Assign someone to monitor the patient’s airway visually and with capnography using these five tips
Your EMS crew has just sat down for dinner on a peaceful evening when the tones sound for an ATV crash. A rural first responder discovered the scene as he was enjoying the trails himself. He reports that one patient has been thrown from an overturned vehicle, and is unresponsive and barely breathing.
Once on scene, your primary survey reveals signs of trauma to the patient’s chest. He responds to a sternal rub with just a moan. His airway is patent, but he is hypoventilating. There is no external bleeding. He has a strong radial pulse and warm, dry skin. The first responder reports that the patient’s helmet was found nearby and has significant damage.
Suspecting a mix of both head and chest trauma, you know this patient will require careful airway monitoring and breathing support.
Here are five tips to be sure that the airway and breathing interventions you are providing are not only effective, but also safe.
1. Assign an airway/breathing person
Early in the care of a patient like this, at least one of the crewmembers must be assigned the responsibility of the patient’s airway and breathing. Once assigned this role, the caregiver should stay at the patient’s head to monitor and manage the As and the Bs. Someone else will have to take care of the Cs and everything else.
Constant monitoring is critical. Things can change rapidly, and if the EMT or paramedic does not make a change or fix the problem quickly, the patient will die. It is that simple.
The airway/breathing person does not have to be the highest trained person on scene, but they do need to have the knowledge and skills to monitor for and identify changes.
2. Watch for chest rise
It seems like an easy request, but watching for the rise and fall of the patient’s chest takes practice and effort. First, the chest must be at least partially visible. The patient cannot be completely bundled up in blankets. Next, the person assigned airway/breathing duties will need to focus on watching the chest rise with each breath.
Not only will this identify if the patient is taking their own breaths, but it will also help limit the volume of breath delivered with a bag-valve-mask to just enough to produce slight chest rise. The evidence is now clear that providing too much volume with a BVM is harmful to the patient.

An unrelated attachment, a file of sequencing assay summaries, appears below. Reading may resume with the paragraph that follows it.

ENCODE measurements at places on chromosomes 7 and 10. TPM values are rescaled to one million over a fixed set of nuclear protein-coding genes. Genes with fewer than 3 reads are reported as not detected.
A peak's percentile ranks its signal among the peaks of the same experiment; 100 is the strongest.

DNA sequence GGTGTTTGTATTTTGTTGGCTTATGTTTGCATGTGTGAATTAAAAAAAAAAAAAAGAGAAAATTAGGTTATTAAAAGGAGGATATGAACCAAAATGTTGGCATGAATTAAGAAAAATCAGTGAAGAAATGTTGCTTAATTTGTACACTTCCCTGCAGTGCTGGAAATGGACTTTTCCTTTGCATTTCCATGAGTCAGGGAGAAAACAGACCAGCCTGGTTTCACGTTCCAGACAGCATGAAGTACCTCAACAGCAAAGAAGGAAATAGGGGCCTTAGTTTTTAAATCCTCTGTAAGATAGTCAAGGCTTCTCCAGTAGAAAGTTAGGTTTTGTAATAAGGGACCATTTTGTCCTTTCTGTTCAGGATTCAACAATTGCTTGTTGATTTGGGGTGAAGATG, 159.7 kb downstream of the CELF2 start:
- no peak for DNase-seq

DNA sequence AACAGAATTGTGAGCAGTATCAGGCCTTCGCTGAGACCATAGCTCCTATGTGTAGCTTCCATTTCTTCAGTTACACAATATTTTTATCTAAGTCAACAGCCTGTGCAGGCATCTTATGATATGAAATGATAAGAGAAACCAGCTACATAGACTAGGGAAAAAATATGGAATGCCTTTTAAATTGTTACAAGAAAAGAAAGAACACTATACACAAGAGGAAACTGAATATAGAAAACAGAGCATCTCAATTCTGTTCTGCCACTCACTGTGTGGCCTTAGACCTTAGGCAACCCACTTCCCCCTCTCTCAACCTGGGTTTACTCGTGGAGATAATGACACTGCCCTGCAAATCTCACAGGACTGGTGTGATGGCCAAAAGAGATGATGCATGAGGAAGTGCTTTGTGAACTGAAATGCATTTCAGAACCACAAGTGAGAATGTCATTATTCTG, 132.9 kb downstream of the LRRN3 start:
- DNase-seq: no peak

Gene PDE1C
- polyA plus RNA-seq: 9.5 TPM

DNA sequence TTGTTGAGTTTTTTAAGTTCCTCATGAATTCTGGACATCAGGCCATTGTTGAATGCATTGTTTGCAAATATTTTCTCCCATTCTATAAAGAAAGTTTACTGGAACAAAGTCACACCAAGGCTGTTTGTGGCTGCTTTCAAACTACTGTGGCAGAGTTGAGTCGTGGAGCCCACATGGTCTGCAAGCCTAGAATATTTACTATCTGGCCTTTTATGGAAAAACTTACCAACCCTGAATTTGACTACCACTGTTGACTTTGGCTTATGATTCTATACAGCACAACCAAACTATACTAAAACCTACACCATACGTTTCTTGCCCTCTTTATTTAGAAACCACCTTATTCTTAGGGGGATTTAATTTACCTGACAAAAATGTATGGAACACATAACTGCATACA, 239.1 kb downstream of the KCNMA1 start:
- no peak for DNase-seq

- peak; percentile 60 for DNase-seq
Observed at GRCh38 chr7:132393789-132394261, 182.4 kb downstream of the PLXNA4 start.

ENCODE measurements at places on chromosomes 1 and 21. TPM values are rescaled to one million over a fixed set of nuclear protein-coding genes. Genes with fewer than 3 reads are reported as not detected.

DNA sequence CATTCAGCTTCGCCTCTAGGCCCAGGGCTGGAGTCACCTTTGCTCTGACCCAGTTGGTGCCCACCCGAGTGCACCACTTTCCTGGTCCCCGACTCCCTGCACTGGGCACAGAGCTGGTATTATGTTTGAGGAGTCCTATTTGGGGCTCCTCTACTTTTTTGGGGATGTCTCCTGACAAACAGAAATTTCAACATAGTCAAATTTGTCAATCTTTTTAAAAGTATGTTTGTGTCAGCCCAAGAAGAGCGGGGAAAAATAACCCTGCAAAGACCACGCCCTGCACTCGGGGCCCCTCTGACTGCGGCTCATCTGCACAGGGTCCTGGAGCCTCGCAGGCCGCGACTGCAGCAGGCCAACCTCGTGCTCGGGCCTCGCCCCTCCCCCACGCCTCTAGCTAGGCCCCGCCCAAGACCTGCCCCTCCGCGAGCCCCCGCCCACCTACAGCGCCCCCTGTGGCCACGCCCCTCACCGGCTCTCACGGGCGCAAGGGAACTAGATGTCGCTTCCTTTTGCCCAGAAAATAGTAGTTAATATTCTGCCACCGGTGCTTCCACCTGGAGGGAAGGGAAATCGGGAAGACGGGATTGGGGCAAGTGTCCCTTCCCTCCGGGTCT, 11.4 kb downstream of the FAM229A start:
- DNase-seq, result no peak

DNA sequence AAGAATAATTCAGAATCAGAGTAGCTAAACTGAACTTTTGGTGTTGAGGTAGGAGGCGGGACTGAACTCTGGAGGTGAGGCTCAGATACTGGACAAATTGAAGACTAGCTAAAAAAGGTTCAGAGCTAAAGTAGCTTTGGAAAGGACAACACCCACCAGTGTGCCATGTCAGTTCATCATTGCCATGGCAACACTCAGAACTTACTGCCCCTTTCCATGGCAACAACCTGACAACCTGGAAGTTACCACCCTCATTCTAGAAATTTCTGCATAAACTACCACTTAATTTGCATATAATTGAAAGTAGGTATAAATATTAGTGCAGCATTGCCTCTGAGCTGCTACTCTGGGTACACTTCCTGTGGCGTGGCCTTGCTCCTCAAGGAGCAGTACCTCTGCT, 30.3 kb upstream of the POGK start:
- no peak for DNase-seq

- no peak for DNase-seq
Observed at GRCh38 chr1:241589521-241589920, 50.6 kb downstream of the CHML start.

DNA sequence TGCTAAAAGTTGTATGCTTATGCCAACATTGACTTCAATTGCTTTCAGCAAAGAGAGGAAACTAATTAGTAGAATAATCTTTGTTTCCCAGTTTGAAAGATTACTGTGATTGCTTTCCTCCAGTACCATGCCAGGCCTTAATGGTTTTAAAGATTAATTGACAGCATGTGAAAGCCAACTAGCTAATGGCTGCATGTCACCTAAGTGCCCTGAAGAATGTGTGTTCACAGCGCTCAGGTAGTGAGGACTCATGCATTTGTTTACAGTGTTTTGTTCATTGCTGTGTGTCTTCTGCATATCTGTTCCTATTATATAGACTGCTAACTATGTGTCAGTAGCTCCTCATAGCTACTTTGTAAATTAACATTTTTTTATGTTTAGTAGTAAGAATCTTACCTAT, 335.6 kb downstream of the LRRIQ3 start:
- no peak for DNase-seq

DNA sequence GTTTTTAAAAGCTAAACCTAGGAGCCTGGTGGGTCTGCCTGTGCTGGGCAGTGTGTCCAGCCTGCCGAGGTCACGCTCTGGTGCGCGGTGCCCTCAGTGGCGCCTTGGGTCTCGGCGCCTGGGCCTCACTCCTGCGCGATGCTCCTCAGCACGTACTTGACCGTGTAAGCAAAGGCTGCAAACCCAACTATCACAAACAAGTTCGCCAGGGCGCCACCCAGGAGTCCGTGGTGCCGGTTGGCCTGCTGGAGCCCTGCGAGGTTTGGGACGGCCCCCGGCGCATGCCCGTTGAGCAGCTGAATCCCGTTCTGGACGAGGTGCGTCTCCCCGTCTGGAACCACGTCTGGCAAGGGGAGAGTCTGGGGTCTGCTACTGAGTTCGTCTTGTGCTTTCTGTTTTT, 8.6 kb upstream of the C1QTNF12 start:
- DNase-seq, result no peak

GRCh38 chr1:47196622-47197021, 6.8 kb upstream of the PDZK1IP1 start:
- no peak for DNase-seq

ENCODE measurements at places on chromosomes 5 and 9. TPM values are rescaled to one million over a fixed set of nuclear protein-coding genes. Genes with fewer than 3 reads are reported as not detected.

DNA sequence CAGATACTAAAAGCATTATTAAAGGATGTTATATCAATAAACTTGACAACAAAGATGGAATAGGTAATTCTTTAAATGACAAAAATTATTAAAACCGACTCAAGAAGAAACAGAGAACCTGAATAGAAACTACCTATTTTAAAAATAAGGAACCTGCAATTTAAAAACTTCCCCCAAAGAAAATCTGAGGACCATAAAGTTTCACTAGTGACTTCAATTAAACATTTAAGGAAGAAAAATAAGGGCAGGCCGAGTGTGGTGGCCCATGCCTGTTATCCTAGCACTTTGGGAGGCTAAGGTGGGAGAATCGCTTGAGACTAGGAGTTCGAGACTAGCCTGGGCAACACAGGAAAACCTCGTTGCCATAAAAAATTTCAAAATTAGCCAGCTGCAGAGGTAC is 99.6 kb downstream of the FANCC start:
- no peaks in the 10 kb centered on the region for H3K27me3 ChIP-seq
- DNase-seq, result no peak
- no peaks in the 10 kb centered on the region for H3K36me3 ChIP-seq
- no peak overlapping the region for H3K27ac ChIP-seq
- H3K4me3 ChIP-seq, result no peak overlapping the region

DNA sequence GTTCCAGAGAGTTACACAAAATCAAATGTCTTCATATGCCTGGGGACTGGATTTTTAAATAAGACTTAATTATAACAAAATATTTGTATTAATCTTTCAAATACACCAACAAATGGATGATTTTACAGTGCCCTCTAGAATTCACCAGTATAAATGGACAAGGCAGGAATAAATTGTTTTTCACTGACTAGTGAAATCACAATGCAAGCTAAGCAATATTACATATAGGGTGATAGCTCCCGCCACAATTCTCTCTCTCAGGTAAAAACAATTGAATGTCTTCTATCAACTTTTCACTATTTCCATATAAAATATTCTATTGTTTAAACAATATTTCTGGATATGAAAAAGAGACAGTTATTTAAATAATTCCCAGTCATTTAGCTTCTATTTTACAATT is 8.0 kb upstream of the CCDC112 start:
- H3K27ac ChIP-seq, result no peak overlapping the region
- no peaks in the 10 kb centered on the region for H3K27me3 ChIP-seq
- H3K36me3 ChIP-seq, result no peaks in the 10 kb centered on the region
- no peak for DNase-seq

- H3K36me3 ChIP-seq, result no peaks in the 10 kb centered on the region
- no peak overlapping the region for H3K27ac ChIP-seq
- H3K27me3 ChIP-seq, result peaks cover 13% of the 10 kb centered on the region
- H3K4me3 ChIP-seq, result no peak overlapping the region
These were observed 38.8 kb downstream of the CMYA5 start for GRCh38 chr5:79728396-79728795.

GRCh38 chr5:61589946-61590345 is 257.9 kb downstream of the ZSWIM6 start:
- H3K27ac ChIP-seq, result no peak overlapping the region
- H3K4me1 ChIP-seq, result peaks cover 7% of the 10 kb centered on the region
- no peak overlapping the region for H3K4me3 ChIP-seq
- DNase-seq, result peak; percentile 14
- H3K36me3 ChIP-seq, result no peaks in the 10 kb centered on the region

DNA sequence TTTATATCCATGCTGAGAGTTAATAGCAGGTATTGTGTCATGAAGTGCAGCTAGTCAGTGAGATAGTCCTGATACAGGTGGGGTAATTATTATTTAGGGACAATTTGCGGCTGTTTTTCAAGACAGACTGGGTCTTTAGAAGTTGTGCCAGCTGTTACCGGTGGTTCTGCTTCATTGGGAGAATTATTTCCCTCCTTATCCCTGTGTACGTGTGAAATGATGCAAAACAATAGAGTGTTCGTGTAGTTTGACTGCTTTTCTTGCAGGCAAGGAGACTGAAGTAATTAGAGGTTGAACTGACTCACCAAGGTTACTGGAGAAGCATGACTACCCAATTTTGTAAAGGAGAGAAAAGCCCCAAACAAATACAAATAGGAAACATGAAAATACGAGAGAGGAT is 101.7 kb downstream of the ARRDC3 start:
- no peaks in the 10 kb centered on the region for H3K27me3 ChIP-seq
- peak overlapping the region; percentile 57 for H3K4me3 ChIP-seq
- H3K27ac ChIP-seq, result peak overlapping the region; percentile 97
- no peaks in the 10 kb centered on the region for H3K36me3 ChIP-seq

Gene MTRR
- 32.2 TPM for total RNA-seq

3. Use capnography to monitor ventilation rate
The use of end-tidal capnography (EtCO2) has become the gold standard for assessing airway interventions, and it is invaluable for monitoring spontaneous breathing and assisted ventilations as well. If your service does not have EtCO2 monitoring capabilities, consider seeking a grant to purchase it.
The waveform produced by EtCO2 monitoring is called the capnogram. With just a quick glance at the capnogram, the airway/breathing EMT can see an illustration of the ventilation rate, as well as the duration of each breath. It takes a little experience to be able to look at the waveform and know what is too fast or too slow, but this skill can be learned quickly.
Many monitors also display the respiratory (or ventilation) rate numerically.
4. Use end-tidal carbon dioxide values to adjust the rate of ventilation
Knowing that the normal EtCO2 value is 35-45 mmHg, we can assess the patient’s current disease or injury status to determine if their EtCO2 value is too high or too low. EMTs and paramedics should get in the habit of assessing them on all seriously ill or injured patients. It should be considered mandatory when airway or breathing interventions are needed.
The most common complication of assisted ventilations is “bagging” the patient too quickly and lowering the EtCO2 value. Slow the ventilations slightly to see if the value increases and then continue to adjust the BVM rate until the EtCO2 value gets closer to the normal range.
5. Use teamwork
While it is critical to assign one EMS crew member the full-time duty of monitoring the patient’s airway and breathing status, it is also important that the entire crew works together to support that role.
It is not unheard of for the person with the BVM to lose focus and the ventilation rate starts to trend upwards. The adrenalin coursing through our bodies doesn’t help either. Other team members should feel comfortable pointing out if they feel that the ventilation rate is a little too fast, too slow or if the breaths are being delivered with too much volume. The person performing the BVM ventilations should likewise accept this as patient-centered feedback and not criticism of their efforts.
Team members must also have clear communication with the airway/breathing person when other interventions are being performed or when the patient is going to be moved. Make sure everyone is on the same page.